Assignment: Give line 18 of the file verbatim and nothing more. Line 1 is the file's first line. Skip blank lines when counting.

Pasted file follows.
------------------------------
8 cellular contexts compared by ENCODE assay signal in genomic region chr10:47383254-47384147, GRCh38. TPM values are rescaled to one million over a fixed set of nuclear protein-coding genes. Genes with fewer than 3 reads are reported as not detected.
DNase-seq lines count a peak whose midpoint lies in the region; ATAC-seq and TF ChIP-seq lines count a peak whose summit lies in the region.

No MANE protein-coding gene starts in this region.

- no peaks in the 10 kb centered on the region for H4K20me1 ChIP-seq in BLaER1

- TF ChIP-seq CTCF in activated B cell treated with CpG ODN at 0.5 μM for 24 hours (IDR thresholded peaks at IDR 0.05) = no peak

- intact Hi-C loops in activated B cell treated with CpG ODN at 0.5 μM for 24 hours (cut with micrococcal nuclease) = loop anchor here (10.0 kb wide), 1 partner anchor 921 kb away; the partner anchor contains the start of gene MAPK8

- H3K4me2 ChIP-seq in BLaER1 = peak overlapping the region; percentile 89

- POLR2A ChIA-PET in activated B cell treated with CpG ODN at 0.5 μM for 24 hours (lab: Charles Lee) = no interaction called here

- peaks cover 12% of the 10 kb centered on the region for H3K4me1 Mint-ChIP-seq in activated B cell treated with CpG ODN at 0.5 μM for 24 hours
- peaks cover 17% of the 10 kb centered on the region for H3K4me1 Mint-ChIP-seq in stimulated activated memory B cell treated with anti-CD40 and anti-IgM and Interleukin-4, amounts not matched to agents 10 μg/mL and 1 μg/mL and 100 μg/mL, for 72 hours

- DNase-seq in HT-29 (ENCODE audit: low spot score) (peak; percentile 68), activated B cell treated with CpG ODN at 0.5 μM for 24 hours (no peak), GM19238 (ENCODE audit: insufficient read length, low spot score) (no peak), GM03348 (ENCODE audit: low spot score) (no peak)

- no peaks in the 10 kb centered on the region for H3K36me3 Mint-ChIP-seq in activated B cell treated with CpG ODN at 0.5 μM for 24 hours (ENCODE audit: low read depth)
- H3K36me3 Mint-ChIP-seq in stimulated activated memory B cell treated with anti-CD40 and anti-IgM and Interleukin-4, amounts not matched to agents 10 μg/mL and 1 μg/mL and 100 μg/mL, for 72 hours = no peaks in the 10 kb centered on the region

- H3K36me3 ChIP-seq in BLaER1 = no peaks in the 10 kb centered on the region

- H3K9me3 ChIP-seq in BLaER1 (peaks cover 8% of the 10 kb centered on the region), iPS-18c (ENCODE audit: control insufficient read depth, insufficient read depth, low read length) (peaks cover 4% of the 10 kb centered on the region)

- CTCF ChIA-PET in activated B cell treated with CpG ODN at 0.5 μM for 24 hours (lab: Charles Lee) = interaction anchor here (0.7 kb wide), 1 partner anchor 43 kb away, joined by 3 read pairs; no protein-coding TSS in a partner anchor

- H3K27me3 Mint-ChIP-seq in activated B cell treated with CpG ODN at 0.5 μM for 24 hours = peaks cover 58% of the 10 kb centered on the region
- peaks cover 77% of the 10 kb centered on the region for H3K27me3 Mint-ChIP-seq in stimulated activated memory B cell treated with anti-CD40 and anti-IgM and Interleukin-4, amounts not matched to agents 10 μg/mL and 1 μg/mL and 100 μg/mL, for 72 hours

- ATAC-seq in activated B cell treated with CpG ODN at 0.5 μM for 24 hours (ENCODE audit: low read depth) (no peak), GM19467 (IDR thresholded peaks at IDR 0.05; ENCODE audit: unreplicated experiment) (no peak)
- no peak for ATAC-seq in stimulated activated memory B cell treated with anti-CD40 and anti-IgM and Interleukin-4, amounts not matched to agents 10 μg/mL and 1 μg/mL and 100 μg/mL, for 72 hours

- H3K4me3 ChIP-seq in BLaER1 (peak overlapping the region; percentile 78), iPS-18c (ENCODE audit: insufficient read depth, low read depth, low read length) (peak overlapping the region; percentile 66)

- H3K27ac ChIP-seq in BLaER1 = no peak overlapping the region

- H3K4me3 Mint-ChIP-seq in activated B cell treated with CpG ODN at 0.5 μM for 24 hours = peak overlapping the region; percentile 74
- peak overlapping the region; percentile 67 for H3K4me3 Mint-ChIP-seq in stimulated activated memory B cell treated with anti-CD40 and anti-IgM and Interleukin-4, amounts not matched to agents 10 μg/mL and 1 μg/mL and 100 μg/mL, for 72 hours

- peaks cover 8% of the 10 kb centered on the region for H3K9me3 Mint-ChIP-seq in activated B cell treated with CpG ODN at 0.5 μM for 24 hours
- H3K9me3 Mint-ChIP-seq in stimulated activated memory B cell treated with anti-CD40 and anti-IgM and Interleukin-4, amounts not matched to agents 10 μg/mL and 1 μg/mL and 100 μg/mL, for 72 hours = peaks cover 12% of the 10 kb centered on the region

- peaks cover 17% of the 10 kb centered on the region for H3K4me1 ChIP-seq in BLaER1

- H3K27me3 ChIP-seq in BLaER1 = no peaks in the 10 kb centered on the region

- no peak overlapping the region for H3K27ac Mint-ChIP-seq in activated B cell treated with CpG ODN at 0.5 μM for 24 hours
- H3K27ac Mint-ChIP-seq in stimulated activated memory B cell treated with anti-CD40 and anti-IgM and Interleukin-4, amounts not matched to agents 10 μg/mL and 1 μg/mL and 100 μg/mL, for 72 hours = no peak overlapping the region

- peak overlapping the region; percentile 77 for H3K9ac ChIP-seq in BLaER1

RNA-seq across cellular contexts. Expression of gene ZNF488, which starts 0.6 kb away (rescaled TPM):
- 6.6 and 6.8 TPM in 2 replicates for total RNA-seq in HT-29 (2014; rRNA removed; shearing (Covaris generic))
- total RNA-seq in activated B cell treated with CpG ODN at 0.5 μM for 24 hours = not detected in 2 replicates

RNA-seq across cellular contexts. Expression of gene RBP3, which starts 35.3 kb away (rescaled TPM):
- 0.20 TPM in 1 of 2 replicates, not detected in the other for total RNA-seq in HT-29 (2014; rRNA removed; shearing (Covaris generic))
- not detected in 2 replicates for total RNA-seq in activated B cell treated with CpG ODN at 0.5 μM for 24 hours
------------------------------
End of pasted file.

- peaks cover 77% of the 10 kb centered on the region for H3K27me3 Mint-ChIP-seq in stimulated activated memory B cell treated with anti-CD40 and anti-IgM and Interleukin-4, amounts not matched to agents 10 μg/mL and 1 μg/mL and 100 μg/mL, for 72 hours